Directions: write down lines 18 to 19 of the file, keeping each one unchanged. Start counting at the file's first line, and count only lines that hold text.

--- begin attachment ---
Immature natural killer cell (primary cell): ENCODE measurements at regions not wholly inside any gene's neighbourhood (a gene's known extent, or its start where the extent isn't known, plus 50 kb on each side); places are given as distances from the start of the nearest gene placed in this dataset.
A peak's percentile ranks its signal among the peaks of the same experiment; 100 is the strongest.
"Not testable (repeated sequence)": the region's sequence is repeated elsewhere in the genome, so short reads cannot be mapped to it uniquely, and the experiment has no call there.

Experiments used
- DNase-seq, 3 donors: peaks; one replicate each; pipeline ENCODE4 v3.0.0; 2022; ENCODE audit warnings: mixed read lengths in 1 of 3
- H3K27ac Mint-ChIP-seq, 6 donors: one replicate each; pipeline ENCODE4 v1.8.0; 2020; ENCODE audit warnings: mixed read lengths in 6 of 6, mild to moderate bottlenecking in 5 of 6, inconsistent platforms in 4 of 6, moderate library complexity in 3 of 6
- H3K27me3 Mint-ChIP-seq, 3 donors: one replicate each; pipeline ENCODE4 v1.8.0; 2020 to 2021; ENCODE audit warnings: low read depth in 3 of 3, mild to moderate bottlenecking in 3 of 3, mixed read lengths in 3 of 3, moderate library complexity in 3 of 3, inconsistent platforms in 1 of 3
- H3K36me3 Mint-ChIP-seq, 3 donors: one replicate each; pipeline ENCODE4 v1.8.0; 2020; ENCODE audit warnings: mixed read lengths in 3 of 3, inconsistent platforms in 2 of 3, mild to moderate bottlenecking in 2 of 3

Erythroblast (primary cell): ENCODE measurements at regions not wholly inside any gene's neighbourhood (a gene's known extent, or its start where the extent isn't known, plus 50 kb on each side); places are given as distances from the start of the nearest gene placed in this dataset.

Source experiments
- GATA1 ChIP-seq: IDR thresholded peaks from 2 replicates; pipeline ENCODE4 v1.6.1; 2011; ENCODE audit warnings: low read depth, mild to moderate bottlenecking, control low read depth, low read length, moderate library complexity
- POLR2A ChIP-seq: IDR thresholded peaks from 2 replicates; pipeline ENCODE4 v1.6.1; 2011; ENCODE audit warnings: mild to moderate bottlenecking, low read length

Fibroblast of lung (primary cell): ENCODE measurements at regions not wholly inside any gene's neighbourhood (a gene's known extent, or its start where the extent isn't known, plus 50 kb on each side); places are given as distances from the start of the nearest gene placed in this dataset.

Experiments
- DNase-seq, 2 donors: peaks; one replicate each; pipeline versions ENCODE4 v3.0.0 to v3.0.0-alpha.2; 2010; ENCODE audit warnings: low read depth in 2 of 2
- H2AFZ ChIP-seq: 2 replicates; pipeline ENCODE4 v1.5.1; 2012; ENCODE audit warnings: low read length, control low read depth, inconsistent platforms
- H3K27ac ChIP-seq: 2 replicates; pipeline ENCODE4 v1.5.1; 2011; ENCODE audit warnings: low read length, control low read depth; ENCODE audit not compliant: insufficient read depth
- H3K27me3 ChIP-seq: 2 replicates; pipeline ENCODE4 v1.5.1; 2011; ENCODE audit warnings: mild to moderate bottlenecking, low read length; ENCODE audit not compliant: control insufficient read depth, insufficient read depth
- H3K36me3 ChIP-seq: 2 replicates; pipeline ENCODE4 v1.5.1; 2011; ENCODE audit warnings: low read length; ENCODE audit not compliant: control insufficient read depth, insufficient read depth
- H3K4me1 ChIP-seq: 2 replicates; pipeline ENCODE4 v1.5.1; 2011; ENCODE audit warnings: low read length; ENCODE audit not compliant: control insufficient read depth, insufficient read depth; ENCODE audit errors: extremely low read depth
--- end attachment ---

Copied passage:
- H3K27me3 ChIP-seq: 2 replicates; pipeline ENCODE4 v1.5.1; 2011; ENCODE audit warnings: mild to moderate bottlenecking, low read length; ENCODE audit not compliant: control insufficient read depth, insufficient read depth
- H3K36me3 ChIP-seq: 2 replicates; pipeline ENCODE4 v1.5.1; 2011; ENCODE audit warnings: low read length; ENCODE audit not compliant: control insufficient read depth, insufficient read depth